Professional News
FDA Evaluating New Drugs for Schizophrenia Treatment
Psychiatric News
Volume 43 Number 1 page 4-4

Several new antipsychotics have been submitted to the Food and Drug Administration (FDA) for marketing review, making the therapeutic landscape for schizophrenia and bipolar disorder in the near future hard to predict.

One of the most recent new drug applications (NDAs) was for asenpine sublingual tablet, developed by Organon. The drug binds with both dopamine D2 receptor and a host of serotonin 5-HT receptors subtypes, with a greater antagonism to all serotonin receptor subtypes except 5-HT1a and 5-HT1b, according to Steven Potkin, M.D., of the Department of Psychiatry and Human Behavior at the University of California, Irvine, and two researchers from Organon in their study published in the October 2007 Journal of Clinical Psychiatry.

In this randomized, double-blind, controlled study, asenapine was compared with placebo and risperidone in 174 patients with acute schizophrenia for six weeks. The asenapine group saw a significantly greater reduction in mean Positive and Negative Syndrome Scale total, negative symptom, and positive symptom scores compared with placebo. Asenapine had a better profile than risperidone in terms of weight gain and prolactin levels, but the authors acknowledged that the 6 mg/day of risperidone given in this study was at the high end of usual dosage.

In an earlier phase 3 study in 488 patients, asenapine produced a significantly greater reduction in bipolar manic symptoms compared with placebo after three weeks. The study results were presented at APA's 2007 annual meeting in San Diego in May.

Asenapine has a somewhat curious history. Initially developed by Organon, it was licensed to Pfizer. In late 2006, however, Pfizer terminated the deal and gave the molecule back when an interim assessment of the phase 3 trials of asenapine became available. Schering-Plough acquired Organon last November, shortly before the announcement that the FDA had accepted the new drug application for a standard review.

Regulatory success is, however, far from certain for novel antipsychotics. Another previously promising molecule, bifeprunox, was rejected by the FDA last August as "unapprovable" based on the submitted clinical data; the agency appeared to be lukewarm about the drug's efficacy compared with other available antipsychotics in treating acute schizophrenia, according to the announcement from Wyeth, the manufacturer. The company stated that it would continue with the development of bifeprunox.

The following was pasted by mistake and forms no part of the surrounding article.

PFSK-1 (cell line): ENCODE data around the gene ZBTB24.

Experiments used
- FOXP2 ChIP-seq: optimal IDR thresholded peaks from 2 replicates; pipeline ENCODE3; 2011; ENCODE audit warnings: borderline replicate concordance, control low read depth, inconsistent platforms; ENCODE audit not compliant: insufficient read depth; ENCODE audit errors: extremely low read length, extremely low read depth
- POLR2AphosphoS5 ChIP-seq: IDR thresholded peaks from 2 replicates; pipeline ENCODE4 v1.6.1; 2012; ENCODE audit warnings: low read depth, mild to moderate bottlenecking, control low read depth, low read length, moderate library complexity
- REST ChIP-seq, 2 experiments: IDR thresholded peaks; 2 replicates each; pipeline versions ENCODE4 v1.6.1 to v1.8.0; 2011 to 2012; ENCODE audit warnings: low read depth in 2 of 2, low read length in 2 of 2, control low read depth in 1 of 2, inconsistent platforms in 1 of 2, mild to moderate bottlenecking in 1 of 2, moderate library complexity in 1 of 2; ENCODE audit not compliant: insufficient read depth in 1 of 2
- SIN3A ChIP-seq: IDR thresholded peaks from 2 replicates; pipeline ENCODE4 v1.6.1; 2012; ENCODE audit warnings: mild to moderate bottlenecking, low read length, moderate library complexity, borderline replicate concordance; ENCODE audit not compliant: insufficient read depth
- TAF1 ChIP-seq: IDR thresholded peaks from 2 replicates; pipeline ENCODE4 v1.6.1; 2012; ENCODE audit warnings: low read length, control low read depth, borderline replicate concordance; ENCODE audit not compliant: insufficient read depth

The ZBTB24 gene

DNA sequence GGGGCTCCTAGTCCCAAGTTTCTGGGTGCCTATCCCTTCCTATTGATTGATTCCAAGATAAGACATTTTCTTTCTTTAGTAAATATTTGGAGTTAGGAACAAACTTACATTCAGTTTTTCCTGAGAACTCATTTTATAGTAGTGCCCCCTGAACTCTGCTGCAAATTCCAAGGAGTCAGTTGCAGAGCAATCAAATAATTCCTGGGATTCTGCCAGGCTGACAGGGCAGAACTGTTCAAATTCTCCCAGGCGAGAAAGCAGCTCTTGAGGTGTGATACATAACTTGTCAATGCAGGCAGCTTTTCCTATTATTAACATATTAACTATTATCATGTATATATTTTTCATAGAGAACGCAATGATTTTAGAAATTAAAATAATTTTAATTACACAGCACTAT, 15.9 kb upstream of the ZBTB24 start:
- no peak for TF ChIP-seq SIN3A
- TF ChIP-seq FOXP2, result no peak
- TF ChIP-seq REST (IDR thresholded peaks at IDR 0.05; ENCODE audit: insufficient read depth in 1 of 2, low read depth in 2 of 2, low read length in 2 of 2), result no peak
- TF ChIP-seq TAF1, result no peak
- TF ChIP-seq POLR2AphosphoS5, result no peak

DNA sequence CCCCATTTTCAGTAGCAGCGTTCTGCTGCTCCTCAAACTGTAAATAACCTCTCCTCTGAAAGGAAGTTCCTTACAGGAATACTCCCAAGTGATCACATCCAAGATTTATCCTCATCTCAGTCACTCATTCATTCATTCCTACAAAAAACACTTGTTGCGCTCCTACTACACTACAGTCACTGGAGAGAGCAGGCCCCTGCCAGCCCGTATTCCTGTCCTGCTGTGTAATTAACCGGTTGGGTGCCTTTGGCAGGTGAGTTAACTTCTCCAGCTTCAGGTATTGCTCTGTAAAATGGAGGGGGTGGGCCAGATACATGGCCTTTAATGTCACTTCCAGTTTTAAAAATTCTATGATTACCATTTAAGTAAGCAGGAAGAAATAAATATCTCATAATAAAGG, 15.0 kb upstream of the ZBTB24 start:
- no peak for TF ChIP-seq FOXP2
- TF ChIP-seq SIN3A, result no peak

An NDA for paliperidone palmitate intramuscular injection, intended for once-monthly use, was filed with the FDA in October 2007 by its makers, Johnson and Johnson and Elan Pharmaceuticals. The oral extended-release tablet formulation of paliperidone has been approved for acute and maintenance treatment for schizophrenia. Paliperidone is an active metabolite of risperidone.

A third new antipsychotic, iloperidone, is also waiting for the FDA to render a judgment on its NDA, which was filed by Vanda Pharmaceuticals last September and accepted by the agency in late November. The drug binds to a spectrum of dopamine and serotonin receptors and, according to the company," provides a favorable profile on adverse symptoms such as weight gain, extrapyramidal symptoms, akathisia, and prolactin elevation."

An abstract of "Efficacy and Tolerability of Asenapine in Acute Schizophrenia: A Placebo- and Risperidone-Controlled Trial" is posted at<www.psychiatrist.com/abstracts/200710/100704.htm>.

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